Yes, we will. Airbus is well-known for building families of aircraft. The point is that the market is gradually moving to slightly bigger aircraft, and that is also true for narrowbodies. The priority, so far, is to have a good -900 and to focus on it. Then we will have time to optimize that and build a good -800. The first customers [for the -800] are set for 2016, so there is a market for smaller aircraft. I believe we have positioned the center of the family—the -900—well. The center of the market is around this size and the size of the -1000.

You have approximately four times as many orders for the -900 than for the -1000 and the -800. Will that ratio remain the same?

The -1000 will probably pick up nicely. British Airways has selected us, as has Cathay Pacific. And Qatar Airways has ordered 37. We did not really market the -1000 aggressively because we wanted it to be ready first, to freeze detailed configuration and to confirm that we can deliver what we have promised. We have passed these milestones now and we can offer it. This aircraft will have a higher market share because it does all the missions of a 777-300ER with 25 percent less fuel burn. It will find its way not only against the 787, but also the 777.

Would you see a further stretch of the A350 as conceivable in the future? Boeing's proposed 777-9X is larger than the A350-1000.

I would never say never, but we have not studied it and we have no plans short-term. So far, the three members of the family will cover most of the requirements of the market.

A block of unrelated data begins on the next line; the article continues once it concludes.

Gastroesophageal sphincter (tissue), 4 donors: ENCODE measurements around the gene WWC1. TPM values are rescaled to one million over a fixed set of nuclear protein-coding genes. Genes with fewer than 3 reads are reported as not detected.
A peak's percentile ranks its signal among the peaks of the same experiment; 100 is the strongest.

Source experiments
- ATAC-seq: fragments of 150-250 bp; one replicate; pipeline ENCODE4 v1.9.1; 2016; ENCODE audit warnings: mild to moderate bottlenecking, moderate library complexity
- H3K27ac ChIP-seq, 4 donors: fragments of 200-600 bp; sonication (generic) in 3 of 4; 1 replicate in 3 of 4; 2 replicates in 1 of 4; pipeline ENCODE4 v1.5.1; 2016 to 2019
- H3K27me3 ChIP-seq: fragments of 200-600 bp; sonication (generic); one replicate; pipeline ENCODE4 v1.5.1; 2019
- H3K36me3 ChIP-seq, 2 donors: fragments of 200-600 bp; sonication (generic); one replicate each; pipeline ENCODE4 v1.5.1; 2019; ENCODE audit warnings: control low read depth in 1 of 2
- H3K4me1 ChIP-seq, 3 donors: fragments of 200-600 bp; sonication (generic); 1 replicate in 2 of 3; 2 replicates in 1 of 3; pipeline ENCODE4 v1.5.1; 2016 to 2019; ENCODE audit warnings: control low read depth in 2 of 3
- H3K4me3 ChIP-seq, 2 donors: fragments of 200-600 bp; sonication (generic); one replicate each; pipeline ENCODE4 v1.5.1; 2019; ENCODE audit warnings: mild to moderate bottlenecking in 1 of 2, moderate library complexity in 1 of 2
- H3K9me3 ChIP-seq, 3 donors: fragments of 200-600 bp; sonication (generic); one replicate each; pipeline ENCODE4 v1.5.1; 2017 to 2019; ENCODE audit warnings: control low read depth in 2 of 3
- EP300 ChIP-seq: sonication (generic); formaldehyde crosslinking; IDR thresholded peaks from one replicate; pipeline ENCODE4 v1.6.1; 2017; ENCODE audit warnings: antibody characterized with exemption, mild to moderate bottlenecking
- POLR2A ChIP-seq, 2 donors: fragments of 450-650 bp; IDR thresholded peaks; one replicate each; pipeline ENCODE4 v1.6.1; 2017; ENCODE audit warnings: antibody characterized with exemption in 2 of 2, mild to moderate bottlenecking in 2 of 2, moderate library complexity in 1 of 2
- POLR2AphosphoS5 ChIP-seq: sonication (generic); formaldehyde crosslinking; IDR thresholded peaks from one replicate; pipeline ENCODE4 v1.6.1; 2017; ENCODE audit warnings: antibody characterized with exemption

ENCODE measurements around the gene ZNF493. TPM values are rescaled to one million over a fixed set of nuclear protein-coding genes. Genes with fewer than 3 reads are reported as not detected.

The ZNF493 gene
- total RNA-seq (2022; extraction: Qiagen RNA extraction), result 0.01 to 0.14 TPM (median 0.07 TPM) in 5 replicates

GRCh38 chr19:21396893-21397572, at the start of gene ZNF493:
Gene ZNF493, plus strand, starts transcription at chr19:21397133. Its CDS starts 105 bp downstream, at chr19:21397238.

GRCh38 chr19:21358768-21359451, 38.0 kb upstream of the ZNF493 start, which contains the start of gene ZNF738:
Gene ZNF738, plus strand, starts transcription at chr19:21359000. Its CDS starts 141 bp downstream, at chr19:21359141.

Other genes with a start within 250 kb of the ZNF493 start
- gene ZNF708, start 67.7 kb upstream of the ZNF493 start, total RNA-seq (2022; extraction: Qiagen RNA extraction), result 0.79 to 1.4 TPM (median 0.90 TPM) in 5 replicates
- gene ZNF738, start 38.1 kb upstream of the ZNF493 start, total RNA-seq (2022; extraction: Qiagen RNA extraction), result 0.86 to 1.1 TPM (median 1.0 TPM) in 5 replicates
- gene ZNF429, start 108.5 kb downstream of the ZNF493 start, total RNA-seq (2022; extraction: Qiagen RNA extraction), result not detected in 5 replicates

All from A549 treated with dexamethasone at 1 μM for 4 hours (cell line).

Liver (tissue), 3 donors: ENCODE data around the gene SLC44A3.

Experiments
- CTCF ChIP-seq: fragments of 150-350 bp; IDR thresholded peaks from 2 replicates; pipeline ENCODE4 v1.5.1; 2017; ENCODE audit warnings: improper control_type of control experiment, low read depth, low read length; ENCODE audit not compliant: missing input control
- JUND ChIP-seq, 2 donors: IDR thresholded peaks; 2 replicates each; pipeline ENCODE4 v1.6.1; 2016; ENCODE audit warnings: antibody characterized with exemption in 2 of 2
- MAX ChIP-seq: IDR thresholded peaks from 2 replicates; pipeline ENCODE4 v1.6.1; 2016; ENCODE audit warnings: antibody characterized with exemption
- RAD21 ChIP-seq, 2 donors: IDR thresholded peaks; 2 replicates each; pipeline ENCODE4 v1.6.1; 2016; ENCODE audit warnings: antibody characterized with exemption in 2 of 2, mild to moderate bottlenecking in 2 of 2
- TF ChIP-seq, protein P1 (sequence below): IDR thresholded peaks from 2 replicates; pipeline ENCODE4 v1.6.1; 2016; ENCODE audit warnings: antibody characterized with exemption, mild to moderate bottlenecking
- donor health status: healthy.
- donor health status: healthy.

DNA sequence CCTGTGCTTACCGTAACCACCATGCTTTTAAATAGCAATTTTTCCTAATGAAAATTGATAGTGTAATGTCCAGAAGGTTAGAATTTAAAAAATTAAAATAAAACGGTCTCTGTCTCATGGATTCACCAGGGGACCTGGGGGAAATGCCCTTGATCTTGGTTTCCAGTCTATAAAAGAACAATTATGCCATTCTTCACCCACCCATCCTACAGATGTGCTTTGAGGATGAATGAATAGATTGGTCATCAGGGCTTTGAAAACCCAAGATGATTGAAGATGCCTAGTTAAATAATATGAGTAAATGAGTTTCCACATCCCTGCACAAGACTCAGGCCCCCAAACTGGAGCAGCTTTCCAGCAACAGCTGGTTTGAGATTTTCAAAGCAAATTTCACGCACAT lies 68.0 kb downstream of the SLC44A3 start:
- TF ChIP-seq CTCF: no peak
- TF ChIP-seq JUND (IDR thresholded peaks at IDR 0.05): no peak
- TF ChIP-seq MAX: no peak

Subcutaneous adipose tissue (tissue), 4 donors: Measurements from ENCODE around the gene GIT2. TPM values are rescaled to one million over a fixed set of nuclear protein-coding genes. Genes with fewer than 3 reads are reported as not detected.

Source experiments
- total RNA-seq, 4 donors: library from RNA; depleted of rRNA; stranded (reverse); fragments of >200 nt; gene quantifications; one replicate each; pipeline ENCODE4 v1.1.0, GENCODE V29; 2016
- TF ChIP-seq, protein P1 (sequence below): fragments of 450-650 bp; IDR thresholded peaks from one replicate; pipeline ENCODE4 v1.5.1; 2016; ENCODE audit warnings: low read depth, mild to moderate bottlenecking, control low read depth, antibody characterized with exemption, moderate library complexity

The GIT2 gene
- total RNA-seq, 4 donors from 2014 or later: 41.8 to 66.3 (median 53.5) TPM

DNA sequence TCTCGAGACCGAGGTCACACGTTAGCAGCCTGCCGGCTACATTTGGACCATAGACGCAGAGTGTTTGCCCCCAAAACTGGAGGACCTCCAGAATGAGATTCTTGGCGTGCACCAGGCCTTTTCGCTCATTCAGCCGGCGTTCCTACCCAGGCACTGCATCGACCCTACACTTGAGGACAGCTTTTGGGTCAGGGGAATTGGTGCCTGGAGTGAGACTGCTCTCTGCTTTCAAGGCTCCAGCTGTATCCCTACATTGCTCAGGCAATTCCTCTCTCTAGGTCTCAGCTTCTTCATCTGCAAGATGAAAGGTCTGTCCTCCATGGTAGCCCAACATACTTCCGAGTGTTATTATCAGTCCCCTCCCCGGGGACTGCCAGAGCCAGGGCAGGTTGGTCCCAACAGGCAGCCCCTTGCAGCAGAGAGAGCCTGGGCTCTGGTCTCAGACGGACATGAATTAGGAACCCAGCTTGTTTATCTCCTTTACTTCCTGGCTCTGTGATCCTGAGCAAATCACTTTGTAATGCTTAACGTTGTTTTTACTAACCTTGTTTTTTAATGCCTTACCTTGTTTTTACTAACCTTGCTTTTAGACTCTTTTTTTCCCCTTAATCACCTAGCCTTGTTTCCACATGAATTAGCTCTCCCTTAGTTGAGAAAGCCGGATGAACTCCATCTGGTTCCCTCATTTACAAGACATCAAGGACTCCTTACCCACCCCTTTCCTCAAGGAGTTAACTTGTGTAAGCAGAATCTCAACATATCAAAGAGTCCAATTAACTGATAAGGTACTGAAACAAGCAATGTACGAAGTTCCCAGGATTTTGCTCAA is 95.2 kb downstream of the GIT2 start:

Are you surprised that the A319 is not selling strongly anymore?

If you take American Airlines, they decided to buy a lot of A319s. It is clear that when we look at NEO we have a marginal quantity of A319NEOs compared to A320NEOs and A321NEOs. This is part of a trend. Developing the A319NEO will involve a marginal cost and we want to offer our customers that option.

Several reasons may be driving the trend. The most important one is that people are simply buying larger aircraft. New competitors such as the Bombardier CSeries are surely not the reason. Look at the figures. We are close to having more sales for the A319NEO alone than Bombardier has for the CSeries.

The A319NEO is a low-risk solution for airlines operating the A320 family. The CSeries still has to demonstrate its performance. We have decided to double the production capacity of the A321 from nine to 18 per month in the coming years to deal with that trend. Some bottlenecks occurred—not in the final assembly line—but in the supply chain. When it was launched, we did not assume that we would reach a rate of 18. For a long time, it was at four or five per month, no more.

There was a debate within Airbus three years ago about pursuing an all-new narrowbody or the NEO. On which side were you, initially?

We never seriously considered a brand-new aircraft replacing the A320 family in 2015-17, for a simple reason. We believe the technologies are not mature enough to deliver the performance improvements that would impel the board of directors to inject €10 billion ($13.2 billion) in a new family of aircraft. We never considered a brand-new single aisle before 2020. But probably the success of the NEO now means that what we had in mind before it was launched—a new aircraft by around 2025—is shifting toward 2030. It will be very difficult with a new aircraft to be as globally competitive as an A320NEO.